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3.6 PSPC Background


[Snowden et al.1994]

Four different components have been identified in the non-cosmic background of PSPC observations. The two best understood components are the particle background and the background caused by solar X-rays scattered into the field of view by Earth's residual atmosphere along the line of sight. The other components have been identified through their temporal variations, as observed in the ROSAT sky survey [Snowden and Schmitt1990, Voges1992, Snowden et al.1995a].

One consists of short term enhancements (STEs) which include auroral X-rays, the other of long term enhancements (LTEs) which are of unknown origin. STEs have a variation time scale between much less than 1 orbit (1 orbit tex2html_wrap_inline17017 95 minutes), and tex2html_wrap_inline17019 orbits. LTEs have durations of 1-2 days or more but were probably present at some level during more than 80% of the sky survey (and so probably affect most pointed observations, at least in the early part of the mission, as well).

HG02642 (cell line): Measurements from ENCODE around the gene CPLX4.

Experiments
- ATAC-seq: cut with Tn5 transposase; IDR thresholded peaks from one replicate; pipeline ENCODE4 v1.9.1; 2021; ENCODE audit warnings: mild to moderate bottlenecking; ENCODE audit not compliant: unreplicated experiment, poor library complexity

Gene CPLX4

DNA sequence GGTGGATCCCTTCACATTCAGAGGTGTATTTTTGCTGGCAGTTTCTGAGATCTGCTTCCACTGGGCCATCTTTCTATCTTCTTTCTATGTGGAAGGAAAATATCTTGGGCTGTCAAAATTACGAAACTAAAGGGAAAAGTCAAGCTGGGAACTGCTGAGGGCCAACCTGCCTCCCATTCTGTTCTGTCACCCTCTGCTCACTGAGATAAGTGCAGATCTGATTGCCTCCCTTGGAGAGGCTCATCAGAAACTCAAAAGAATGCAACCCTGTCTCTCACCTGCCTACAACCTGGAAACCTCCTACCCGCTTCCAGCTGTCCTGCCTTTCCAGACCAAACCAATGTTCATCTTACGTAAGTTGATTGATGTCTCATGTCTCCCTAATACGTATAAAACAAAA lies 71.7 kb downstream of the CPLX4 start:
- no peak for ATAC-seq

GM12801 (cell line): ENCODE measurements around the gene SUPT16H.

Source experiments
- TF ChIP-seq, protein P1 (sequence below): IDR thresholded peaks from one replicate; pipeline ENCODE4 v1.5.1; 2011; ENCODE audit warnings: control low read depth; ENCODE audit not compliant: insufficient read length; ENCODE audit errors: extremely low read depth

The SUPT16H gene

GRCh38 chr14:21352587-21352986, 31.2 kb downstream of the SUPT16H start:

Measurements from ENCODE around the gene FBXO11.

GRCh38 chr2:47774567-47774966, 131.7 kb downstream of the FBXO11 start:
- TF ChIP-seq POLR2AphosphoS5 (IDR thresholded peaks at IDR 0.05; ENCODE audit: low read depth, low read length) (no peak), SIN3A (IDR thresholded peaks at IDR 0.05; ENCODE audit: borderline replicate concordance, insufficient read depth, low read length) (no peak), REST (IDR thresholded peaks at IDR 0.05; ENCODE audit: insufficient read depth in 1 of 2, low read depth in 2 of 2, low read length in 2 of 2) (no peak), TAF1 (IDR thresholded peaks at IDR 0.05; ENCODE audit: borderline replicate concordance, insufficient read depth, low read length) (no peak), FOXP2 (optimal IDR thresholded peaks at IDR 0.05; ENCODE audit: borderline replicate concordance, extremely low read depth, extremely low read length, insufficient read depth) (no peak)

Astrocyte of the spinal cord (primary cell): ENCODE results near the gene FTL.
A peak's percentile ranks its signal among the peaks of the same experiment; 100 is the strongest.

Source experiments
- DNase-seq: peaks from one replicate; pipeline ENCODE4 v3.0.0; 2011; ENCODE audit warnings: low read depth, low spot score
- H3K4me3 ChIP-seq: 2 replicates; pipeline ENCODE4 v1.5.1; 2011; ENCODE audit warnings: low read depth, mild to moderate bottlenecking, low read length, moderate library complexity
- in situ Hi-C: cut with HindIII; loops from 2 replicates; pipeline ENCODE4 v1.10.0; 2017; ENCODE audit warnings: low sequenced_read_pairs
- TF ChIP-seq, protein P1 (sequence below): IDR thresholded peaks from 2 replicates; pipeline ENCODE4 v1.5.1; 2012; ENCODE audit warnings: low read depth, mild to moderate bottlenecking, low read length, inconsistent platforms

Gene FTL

Of these various contributors to the non-cosmic background, only the particle background is completely intrinsic to the PSPC and satellite structure. The scattered solar X-ray background and in all probability the LTEs originate externally to ROSAT as a diffuse X-ray flux and are impossible to discriminate against in event processing. STEs are likely to have a variety of sources from auroral X-rays to enhanced particle precipitation producing X-rays from the mirror surfaces. Discrimination against these X-rays in event processing is also impossible.  

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